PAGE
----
Home > US Edition > The Gulf War II > Reuters > Report
Arabs watch Saddam's fall in disbelief
April 09, 2003 23:40 IST
Arabs watched in disbelief on Wednesday as Iraqi President Saddam Hussein lost Baghdad to US-led forces without a fight.
"It's like a movie. I can't believe what I'm seeing," said Adel, a lawyer in Beirut. "Why didn't he just give up to start with if this was all the resistance he could muster? Instead of wasting all those lives for nothing."
In Cairo, people gathered around television sets in shops and coffee houses watching US troops toppling a huge statue of Saddam in the heart of Baghdad and Iraqis dancing on it.
"It seemed that Iraqis were all with Saddam; now it looks like many didn't like him. Maybe those destroying the statue are rebels against Saddam's rule," engineer Magdy Tawfiq said.
But security guard Waleed Tawfiq said he still did not believe Saddam was out. "I will be upset if it turns out Saddam has lost power. He tried to defend his land. If he is dead he will be a martyr."
Most Arabs have no love for Saddam, but his defiance towards the US has been met with approval.
Three weeks of war in Iraq have sparked anger across the Arab world, and the anger grew as civilian casualties mounted.
Protesters at hundreds of rallies have chanted praise for 'beloved' Saddam and held his picture aloft.
In Morocco, Rabat perfume shop owner Lahoucine Lanait described Saddam as the Arab world's 'best dictator'.
But few Arabs had a kind word for him as his 24-year rule collapsed on Wednesday.
"Saddam is not an Arab champion. The war is practically over. Did he win? No, and Iraq is destroyed," said Ayman Abdel Rahim, a Cairo butcher.
"Saddam Hussein is proving for the thousandth time that he is stubborn, stupid, idiotic and a terrorist. He is more like the head of a gang and not the president of a respectable state like Iraq," said Sultan Nasser, 49-year-old Saudi bank employee.
Standing Up to the US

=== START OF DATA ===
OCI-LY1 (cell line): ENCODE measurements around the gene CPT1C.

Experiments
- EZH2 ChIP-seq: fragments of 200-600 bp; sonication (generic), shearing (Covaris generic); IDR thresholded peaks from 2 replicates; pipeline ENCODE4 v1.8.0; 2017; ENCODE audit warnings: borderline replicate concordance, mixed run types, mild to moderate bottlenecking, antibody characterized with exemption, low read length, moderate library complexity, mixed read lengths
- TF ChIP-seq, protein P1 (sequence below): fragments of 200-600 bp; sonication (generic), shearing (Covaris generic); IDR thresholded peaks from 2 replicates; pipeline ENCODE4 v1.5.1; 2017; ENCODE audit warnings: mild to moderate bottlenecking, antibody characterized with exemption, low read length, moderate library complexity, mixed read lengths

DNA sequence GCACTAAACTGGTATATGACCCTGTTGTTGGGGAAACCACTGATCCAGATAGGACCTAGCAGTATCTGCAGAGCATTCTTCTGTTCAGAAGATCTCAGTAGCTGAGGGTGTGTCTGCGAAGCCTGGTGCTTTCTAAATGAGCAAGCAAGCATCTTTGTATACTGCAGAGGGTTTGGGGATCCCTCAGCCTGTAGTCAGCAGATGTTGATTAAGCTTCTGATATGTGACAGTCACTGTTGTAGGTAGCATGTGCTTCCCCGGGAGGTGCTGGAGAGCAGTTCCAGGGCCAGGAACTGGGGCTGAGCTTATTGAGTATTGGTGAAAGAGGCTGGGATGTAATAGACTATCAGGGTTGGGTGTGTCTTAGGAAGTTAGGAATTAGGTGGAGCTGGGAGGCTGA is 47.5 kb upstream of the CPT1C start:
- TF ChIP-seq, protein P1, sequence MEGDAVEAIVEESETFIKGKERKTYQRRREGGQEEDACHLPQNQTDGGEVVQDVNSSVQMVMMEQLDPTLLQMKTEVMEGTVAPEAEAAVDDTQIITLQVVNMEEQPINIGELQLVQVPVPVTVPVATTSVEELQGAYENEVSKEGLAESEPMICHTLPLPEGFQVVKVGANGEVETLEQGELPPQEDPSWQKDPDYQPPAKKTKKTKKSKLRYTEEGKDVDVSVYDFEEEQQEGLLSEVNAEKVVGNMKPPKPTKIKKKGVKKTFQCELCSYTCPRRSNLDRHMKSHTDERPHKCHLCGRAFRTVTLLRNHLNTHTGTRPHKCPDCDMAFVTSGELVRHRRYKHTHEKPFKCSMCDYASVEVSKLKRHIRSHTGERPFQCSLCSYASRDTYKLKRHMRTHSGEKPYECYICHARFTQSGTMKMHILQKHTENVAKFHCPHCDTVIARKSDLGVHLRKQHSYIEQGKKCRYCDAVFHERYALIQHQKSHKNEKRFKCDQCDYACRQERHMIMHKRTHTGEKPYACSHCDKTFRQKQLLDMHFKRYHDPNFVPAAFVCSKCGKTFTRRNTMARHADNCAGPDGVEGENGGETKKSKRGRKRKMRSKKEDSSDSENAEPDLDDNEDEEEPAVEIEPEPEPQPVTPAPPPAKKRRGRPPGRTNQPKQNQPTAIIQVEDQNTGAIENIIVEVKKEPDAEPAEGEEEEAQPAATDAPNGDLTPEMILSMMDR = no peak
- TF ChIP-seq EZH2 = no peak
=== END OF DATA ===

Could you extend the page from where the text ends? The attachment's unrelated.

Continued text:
Many Arabs liken the US-led invasion of Iraq to Israeli occupation of the West Bank and Gaza Strip.
In Oman, some said Saddam, whose fate is unknown after he was targeted by US planes, symbolised resistance.
"It is irrelevant whether Saddam is dead or not. His memory will live on to inspire many Arabs to stand up against all the injustices committed by the US and its friends in Israel," Belqees Hamood, a university student, said.
"Saddam was not an angel to his own people, but he will be missed since many Arabs see him as a leader who was not afraid to challenge the American and Israeli aggressions over Palestinians," said Juma Backer, a businessman.
In Saudi Arabia, Mohsen al-Awajy, a reformist sheikh who has been jailed by the country's pro-Western monarchy, said: "No one wanted to fight under Saddam's banner.
"But resistance to occupation has nothing to do with Saddam and just part of the battle is about to end now."
Adel in Beirut disagreed. "So he was the only Arab leader to stand up to the Americans. Look what happened, no one else will dare try that again."
Some said his death would make him a martyr. It was a question of honour.
"My hope is that Saddam falls fighting with his own gun. If he flees or surrenders, as many people believe, then he is like other Arab leaders who do not care about honour. It would be a total shame," said Sellami Hidoussi, a Tunis car garage guard.
Fahd Saleh of Saudi Arabia expressed equal dislike for US President George W Bush and Saddam.
"Saddam is a terrorist but he's not alone. Bush too is a terrorist, but Saddam is weak and Bush is strong. That's why he has won, because no one opposes a strong person," said the 33-year-old Saudi government employee.
"How wonderful the world would be without Saddam and without Bush!"